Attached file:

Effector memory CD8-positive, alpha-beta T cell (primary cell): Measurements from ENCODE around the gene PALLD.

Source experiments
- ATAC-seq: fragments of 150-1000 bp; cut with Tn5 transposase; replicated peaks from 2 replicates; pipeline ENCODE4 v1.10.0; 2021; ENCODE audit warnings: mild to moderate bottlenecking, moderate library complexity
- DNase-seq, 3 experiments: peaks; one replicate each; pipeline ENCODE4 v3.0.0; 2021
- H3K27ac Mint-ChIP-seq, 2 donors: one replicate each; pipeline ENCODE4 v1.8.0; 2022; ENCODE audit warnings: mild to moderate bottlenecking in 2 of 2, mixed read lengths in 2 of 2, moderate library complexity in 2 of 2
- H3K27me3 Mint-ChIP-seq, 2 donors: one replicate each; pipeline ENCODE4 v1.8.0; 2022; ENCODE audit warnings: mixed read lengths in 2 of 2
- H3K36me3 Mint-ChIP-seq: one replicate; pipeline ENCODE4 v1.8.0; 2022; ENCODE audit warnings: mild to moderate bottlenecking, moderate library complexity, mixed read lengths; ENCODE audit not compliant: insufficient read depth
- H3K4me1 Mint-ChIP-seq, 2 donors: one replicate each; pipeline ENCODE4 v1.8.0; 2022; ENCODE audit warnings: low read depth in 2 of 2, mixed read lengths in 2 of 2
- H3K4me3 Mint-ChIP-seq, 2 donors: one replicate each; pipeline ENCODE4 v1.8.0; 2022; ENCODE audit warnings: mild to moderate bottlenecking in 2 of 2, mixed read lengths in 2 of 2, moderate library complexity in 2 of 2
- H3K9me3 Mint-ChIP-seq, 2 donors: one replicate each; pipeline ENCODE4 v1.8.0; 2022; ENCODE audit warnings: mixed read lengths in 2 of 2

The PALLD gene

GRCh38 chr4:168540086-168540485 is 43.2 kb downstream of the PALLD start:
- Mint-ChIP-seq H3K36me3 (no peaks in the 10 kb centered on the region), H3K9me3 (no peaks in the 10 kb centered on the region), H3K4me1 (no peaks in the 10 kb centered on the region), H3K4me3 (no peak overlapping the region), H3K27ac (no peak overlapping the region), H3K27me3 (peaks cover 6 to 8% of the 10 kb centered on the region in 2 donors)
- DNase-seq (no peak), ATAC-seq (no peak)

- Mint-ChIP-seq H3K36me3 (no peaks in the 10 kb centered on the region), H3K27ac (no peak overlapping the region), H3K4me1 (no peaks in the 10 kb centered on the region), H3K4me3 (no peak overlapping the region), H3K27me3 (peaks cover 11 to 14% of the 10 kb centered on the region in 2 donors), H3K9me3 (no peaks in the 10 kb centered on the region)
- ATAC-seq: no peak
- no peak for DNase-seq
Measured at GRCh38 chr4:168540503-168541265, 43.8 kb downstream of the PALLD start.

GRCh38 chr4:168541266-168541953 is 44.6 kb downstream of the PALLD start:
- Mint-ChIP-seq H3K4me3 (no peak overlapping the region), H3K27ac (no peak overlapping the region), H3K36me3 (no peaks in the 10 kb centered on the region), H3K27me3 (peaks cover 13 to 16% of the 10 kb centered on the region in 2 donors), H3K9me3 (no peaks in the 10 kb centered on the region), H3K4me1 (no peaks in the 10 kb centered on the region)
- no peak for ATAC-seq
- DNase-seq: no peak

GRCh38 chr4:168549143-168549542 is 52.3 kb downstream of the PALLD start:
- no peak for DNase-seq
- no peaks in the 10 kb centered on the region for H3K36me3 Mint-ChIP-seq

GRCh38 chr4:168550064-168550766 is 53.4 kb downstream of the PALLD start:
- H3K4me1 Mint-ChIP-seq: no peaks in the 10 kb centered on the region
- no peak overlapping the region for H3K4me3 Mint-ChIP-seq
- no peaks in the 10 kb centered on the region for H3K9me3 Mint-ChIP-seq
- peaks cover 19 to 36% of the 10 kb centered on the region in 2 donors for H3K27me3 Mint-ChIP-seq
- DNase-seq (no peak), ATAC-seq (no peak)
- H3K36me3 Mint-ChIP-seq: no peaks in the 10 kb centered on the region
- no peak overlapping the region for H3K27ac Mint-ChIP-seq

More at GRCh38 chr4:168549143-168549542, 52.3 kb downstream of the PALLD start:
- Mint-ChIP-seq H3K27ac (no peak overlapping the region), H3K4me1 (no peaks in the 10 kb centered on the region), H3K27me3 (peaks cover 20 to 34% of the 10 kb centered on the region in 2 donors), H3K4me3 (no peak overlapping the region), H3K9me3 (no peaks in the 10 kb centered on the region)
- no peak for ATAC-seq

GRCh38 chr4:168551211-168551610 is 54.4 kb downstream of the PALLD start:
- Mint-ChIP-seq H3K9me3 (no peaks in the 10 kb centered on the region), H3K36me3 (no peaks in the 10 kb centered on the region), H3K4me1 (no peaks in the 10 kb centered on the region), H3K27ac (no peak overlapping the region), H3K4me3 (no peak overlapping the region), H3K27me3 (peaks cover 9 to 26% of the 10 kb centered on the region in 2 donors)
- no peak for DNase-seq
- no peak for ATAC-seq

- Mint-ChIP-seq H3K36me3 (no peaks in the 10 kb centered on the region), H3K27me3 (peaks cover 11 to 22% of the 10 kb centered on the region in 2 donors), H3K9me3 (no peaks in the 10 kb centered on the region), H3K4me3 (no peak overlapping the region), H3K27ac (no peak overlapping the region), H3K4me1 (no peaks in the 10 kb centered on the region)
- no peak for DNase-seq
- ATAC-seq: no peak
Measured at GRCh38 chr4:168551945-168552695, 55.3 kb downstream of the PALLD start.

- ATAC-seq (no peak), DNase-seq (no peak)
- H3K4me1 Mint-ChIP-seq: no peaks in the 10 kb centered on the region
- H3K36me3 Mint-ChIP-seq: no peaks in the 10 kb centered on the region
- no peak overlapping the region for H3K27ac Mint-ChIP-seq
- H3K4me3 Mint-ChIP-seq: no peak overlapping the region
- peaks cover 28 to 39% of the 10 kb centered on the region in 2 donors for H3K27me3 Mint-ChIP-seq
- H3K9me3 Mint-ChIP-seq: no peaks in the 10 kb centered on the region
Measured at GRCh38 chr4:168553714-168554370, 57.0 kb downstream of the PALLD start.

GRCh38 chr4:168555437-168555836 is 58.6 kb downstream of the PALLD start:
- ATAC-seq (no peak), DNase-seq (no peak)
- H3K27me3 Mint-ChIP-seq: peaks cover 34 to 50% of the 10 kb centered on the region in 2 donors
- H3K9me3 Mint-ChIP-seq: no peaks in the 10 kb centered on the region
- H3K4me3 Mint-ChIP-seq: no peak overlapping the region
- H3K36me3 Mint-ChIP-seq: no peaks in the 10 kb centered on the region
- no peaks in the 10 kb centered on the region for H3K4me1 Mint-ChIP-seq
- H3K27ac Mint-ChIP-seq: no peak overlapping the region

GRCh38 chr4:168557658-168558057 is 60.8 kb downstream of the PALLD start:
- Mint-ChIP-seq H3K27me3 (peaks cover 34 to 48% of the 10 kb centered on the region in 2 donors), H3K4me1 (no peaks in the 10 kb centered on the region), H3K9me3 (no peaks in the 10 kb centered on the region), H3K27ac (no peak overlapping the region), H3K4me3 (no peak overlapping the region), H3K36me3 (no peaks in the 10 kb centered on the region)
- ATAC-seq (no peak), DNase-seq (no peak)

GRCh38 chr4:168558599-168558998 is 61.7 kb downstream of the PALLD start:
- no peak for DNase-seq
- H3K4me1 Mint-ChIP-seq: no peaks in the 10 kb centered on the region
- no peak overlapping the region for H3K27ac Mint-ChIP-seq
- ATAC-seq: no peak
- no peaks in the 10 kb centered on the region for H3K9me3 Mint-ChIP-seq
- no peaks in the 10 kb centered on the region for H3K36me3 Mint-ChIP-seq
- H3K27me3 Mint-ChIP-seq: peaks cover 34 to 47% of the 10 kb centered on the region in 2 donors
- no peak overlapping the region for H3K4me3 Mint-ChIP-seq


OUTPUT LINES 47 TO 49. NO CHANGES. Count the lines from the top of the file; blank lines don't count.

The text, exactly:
- H3K36me3 Mint-ChIP-seq: no peaks in the 10 kb centered on the region
- no peak overlapping the region for H3K27ac Mint-ChIP-seq
- H3K4me3 Mint-ChIP-seq: no peak overlapping the region